College of Law > Faculty & Staff > Full-time Faculty > Joshua D. Sarnoff
Joshua D. Sarnoff is a Professor of Law at DePaul University, received the 2018 DePaul Spirit of Inquiry Award, and has received numerous awards for his scholarship. He is an internationally recognized expert on the intersections of intellectual property law, environmental law, health law, and constitutional, administrative, and international law. In June 2019, he testified before the Intellectual Property Subcommittee of the Senate Judiciary Committee on pending legislation to revise subject matter eligibility doctrine under Section 101 of the Patent Act (testimony
here). From January 2014 to July 2015, he served as the Thomas A. Edison Distinguished Scholar at the U.S. Patent and Trademark Office.
Professor Sarnoff is proficient in on-line, doctrinal, clinical, and legal writing instruction. He has taught courses at American and international law schools and legal research centers. His teaching interests are in the fields of intellectual property law, environmental law, health law, and constitutional, administrative, and international law. He directed the DePaul Center for Intellectual Property and Information Technology (CIPLIT®), and organized and moderated the 2018 Jaharis Health Law Symposium on
Emergency and Technological Responses to Pandemic Diseases and the 2011, 2015, and 2019 Intellectual Property Scholars Conferences (IPSC). He also hosts the annual
Edward D. Manzo Scholars in Patent Law series.
Professor Sarnoff clerked for the Honorable Irving L. Goldberg of the U.S. Court of Appeals for the Fifth Circuit. He has substantial practice experience in the public and private sectors and as an academic providing litigation, counseling, and advocacy services addressing international and domestic environmental, intellectual property, and food and drug laws. He has consulted for or advocated on behalf of legislative coalitions, intergovernmental organizations, foundations, corporations, non-profit organizations, and various groups of academics. He has filed numerous amicus briefs in the U.S. Supreme Court and the U.S. Court of Appeals for the Federal Circuit (including for the American Medical Association and for law professors). He graduated in 1986 from Stanford Law School in 1986, where he was the Administrative Editor of the Stanford law Review, and in 1981 from M.I.T., where he was Phi Beta Kappa.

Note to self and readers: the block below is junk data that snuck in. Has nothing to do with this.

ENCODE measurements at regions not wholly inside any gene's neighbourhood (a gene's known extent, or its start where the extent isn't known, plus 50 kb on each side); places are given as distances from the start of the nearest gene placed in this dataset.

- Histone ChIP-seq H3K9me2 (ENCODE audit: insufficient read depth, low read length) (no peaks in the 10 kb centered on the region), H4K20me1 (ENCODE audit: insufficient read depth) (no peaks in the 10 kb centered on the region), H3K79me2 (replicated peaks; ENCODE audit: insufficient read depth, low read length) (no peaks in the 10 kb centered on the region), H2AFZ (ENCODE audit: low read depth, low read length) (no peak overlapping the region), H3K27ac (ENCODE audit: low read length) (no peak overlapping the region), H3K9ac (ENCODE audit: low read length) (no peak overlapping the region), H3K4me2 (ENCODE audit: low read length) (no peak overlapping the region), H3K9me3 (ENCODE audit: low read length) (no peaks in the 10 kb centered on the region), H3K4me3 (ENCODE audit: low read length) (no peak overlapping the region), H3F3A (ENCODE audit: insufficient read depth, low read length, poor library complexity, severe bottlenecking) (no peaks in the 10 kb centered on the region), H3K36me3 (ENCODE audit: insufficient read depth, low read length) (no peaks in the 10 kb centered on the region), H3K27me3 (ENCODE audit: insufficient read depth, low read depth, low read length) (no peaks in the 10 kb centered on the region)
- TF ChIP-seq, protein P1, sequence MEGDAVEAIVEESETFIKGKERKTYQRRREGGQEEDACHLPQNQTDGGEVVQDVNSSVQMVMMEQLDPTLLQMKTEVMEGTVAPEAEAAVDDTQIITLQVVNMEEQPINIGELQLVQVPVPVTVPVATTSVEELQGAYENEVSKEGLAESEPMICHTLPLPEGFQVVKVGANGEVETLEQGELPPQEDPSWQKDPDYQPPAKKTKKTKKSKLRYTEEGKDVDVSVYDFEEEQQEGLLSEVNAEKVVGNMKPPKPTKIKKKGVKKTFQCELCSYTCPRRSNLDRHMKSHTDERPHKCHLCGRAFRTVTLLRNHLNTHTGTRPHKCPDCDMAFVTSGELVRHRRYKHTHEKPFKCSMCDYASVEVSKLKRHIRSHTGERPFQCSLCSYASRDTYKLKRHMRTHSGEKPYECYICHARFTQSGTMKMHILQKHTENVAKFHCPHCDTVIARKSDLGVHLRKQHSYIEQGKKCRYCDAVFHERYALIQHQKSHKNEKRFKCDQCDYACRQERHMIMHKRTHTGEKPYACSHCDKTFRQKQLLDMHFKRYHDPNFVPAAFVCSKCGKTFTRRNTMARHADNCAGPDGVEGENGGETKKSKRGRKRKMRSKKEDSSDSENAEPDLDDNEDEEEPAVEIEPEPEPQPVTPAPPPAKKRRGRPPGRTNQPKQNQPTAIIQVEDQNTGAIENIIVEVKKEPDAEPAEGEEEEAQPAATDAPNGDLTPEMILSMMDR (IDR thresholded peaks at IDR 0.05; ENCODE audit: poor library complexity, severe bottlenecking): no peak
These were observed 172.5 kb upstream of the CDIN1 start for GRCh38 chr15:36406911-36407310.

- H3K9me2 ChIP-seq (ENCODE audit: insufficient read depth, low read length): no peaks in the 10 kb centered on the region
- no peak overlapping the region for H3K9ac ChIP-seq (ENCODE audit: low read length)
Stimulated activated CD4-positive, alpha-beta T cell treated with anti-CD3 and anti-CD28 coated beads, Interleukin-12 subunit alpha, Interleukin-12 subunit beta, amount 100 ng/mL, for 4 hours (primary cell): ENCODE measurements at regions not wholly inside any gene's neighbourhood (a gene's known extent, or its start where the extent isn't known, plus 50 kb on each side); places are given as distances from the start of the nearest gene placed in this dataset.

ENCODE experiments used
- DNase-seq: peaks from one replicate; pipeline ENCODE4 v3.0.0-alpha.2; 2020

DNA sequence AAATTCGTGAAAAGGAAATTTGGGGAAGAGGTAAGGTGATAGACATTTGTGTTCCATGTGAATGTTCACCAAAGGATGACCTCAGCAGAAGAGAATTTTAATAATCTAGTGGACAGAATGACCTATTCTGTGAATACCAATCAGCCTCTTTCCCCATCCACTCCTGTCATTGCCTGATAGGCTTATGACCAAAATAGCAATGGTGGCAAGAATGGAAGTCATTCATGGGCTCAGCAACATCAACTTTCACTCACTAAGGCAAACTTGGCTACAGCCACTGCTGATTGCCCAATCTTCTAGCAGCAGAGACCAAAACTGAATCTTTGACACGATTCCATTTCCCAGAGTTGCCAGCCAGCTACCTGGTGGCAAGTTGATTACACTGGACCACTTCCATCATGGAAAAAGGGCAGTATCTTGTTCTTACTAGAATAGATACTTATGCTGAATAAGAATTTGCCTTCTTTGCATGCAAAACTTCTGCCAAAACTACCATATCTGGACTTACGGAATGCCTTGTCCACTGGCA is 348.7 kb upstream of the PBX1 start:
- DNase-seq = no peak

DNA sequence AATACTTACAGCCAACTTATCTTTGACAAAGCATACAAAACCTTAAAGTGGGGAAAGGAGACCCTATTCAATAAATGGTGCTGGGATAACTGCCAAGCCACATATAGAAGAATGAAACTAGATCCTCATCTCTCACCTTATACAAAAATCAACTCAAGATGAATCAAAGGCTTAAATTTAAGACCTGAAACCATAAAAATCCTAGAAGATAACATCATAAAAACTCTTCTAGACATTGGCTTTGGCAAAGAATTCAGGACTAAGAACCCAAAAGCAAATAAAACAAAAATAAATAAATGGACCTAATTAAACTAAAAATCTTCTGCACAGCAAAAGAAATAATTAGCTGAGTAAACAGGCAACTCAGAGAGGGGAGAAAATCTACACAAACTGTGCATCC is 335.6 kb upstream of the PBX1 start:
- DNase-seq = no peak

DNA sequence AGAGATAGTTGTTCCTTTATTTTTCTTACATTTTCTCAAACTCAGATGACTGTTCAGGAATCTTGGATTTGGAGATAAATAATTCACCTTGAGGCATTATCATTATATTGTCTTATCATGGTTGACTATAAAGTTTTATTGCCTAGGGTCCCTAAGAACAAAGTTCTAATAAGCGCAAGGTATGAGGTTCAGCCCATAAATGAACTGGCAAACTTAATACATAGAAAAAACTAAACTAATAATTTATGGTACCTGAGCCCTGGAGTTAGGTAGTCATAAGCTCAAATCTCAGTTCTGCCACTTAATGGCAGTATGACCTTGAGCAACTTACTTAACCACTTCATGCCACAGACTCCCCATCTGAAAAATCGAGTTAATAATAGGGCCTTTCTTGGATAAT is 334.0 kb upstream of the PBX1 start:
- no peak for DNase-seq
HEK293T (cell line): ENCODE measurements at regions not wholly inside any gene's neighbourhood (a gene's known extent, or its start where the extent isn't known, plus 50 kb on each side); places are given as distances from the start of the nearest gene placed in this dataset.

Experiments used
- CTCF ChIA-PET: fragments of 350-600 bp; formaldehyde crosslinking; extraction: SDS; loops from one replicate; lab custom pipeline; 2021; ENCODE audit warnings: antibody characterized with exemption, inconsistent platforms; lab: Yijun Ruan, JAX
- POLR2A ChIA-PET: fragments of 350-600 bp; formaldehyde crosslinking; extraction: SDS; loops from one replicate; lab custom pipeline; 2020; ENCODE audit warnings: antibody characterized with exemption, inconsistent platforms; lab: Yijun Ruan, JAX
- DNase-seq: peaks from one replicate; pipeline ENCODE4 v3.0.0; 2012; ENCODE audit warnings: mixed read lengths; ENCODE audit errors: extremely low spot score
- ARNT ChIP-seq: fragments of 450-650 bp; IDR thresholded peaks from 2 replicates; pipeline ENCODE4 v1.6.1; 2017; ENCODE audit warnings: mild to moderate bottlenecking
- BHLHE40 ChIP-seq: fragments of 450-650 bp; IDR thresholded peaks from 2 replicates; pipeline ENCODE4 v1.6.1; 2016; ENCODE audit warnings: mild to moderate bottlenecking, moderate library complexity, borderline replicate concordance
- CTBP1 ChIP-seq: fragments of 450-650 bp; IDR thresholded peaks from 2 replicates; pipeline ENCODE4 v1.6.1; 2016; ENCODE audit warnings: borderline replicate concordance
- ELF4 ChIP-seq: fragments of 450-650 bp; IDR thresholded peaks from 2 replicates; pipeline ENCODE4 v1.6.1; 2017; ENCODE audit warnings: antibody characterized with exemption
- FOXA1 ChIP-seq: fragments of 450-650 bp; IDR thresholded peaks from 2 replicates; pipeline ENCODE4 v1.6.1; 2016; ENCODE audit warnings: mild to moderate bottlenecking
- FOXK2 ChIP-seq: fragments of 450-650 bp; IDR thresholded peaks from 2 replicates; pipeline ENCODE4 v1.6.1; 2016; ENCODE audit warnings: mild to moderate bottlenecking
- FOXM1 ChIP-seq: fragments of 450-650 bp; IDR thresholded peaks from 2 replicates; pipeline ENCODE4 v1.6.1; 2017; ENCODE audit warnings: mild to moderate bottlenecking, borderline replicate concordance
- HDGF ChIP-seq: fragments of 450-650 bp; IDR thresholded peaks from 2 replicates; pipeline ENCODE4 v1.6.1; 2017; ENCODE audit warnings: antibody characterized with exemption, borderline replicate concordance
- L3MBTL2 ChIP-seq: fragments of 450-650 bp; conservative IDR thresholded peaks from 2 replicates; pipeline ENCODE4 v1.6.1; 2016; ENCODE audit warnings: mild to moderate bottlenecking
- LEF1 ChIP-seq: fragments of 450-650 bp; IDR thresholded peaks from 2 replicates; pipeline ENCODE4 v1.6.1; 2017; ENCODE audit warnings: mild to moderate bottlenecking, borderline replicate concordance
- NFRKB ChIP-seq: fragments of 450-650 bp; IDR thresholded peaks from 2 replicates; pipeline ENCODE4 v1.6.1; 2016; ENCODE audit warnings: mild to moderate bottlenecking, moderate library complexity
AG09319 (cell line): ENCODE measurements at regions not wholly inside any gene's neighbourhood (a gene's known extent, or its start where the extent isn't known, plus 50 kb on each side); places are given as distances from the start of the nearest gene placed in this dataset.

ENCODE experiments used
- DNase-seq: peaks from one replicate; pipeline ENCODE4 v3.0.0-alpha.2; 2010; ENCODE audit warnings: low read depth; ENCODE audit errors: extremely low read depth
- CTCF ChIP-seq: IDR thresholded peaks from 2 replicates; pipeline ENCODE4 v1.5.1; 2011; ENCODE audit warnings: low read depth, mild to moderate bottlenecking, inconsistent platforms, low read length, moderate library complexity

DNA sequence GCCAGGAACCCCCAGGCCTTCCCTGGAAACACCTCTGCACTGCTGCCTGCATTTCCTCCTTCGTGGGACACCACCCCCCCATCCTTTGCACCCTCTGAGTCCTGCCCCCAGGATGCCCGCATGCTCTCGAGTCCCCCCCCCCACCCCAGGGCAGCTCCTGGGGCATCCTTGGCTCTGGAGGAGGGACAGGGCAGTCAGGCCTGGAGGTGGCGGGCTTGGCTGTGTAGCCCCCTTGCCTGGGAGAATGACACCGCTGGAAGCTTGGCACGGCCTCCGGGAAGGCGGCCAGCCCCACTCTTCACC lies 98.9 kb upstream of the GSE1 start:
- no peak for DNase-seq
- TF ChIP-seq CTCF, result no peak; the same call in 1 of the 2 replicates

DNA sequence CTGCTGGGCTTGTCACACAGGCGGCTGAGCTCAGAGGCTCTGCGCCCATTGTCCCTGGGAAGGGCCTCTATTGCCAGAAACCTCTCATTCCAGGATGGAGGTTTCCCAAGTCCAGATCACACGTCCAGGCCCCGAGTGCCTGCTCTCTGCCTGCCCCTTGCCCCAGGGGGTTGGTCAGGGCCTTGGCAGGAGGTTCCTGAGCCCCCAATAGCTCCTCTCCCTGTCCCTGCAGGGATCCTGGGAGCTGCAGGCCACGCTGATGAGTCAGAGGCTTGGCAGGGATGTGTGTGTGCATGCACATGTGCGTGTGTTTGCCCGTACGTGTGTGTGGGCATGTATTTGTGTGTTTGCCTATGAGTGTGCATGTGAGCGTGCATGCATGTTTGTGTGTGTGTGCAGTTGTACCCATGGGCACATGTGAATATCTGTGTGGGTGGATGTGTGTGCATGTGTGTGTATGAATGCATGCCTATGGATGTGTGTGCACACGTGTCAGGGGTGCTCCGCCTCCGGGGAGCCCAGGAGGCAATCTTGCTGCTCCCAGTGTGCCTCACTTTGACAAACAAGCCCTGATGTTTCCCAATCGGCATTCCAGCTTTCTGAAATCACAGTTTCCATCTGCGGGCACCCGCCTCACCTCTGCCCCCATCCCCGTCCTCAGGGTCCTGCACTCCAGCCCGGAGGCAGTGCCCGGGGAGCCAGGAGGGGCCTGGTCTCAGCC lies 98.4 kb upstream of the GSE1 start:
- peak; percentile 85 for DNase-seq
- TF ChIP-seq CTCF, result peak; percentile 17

His current research focuses on: innovation policy and technology development; climate change technology and data, climate modification, and governance; utility and design patent empirical analyses, history, and theory; responses to pandemic diseases; and intellectual property rights in genetic and natural resources, diagnostics, and therapeutics. He is the editor and co-author of the Research Handbook on
Intellectual Property and Climate Change (Edward Elgar Publ. 2016), and has published extensively in law reviews and peer reviewed journals. Selected recent publications are listed below.
JD, Stanford Law School (1986); Honors: Administrative Editor, Stanford Law Review BS, Massachusetts Institute of Technology (1981); Honors: Phi Beta Kappa